The number of refugees allowed to enter the U.S. annually has a cap. Under the Refugee Act of 1980 (one of the laws mentioned above), the President consults with Congress to establish the overall refugee admissions ceiling at the beginning each year. In 2017, the refugee ceiling increased 29 percent from the previous year to 110,000.  The care for the plight of the refugee appears to be waning under the current administration. A pair of executive orders issued early in the year adjusted the 2017 admissions to 50,000. 3 The subsequent annual numbers have decreased: 45,000 (2018), 30,000 (2019). A distinct possibility exists that the annual refugee resettlement number for 2020 could be as low as zero. 4 While these numbers are not the single barometer of the administration’s care and concern for the welfare of persons in harm’s way, they do communicate a lack of overall concern.

Not only should the dignity of life be protected, but it should be apparent in the way we speak to and about others. James told us there is a propensity for our tongues to, “bless our God and Father, and with it curse men who have been made in the similitude of God” (James 3:9). Anti-immigrant rhetoric is not helpful or God-honoring, nor is it a positive way forward. Immigrants are not “animals”, “killers”, invaders”, “criminals”, or “scum.” Soerens wrote, “If we forget, obscure, or deny that any particular group of people [are fully] human, we lose the ability to imagine ourselves in their circumstances and to act with compassion. We dehumanize them, but we also pave the way for action that ultimately dehumanizes us.” 5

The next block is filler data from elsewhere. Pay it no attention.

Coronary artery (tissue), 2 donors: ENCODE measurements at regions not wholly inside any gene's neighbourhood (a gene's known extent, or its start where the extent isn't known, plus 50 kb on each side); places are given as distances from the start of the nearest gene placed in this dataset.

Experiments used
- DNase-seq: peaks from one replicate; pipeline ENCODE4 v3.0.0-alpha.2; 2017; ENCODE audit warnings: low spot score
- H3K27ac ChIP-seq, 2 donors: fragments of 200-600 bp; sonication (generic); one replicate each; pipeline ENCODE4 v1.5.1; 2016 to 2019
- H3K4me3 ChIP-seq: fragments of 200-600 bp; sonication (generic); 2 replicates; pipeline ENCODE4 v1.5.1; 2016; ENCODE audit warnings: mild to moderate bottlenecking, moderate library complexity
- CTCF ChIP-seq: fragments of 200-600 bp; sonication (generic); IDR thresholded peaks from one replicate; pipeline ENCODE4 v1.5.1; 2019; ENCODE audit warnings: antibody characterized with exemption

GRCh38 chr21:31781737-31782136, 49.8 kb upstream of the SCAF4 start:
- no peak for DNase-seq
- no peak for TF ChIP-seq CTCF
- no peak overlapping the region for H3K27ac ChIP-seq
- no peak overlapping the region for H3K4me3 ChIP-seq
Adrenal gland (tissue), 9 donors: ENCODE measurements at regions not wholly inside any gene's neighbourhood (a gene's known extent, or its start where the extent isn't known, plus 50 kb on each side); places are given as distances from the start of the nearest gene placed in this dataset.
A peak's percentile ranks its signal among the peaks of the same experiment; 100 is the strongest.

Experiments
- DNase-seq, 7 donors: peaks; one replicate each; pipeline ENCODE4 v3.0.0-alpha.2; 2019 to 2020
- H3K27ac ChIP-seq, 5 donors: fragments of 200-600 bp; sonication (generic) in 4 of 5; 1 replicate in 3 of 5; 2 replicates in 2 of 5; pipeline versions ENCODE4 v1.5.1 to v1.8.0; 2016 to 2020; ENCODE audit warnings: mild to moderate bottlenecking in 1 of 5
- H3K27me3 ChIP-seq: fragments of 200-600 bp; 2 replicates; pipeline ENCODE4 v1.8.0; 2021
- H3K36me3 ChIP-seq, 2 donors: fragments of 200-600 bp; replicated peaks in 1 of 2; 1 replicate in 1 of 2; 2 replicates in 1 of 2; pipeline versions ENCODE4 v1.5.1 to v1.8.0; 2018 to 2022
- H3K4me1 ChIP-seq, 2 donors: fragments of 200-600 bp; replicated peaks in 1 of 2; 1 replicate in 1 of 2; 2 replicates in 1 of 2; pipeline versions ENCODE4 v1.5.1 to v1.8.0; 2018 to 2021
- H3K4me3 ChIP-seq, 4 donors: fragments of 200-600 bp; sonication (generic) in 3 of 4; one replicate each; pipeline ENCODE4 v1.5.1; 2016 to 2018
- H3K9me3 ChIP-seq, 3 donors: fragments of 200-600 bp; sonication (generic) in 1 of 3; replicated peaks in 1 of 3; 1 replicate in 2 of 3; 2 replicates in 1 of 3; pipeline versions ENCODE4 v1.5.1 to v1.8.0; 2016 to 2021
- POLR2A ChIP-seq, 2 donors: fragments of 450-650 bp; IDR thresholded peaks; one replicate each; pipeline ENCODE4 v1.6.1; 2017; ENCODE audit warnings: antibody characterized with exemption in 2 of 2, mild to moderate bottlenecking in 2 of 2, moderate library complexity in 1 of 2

Principle #2: Protecting the Unity of the Immediate Family

It is the firm and fixed belief of Evangelicals that God intended the family unit to be the bedrock of society. It would serve as the primary place of nurturing and instruction for children. God established the family unit (Genesis 2:18-24) before He ordained the church (Matthew 16:18) and the government (Matthew 22:21, Romans 13:1). The story of the Bible and its people moves through families. God made a covenant with Abraham and His descendants (Genesis 17:7). The Old Testament is replete with exhaustive genealogies utilizing the phrase, “…begat…”, denoting generations of family units. The Gospel writers Matthew and Luke include genealogies tracing the path of Jesus from heaven to human flesh – through family units.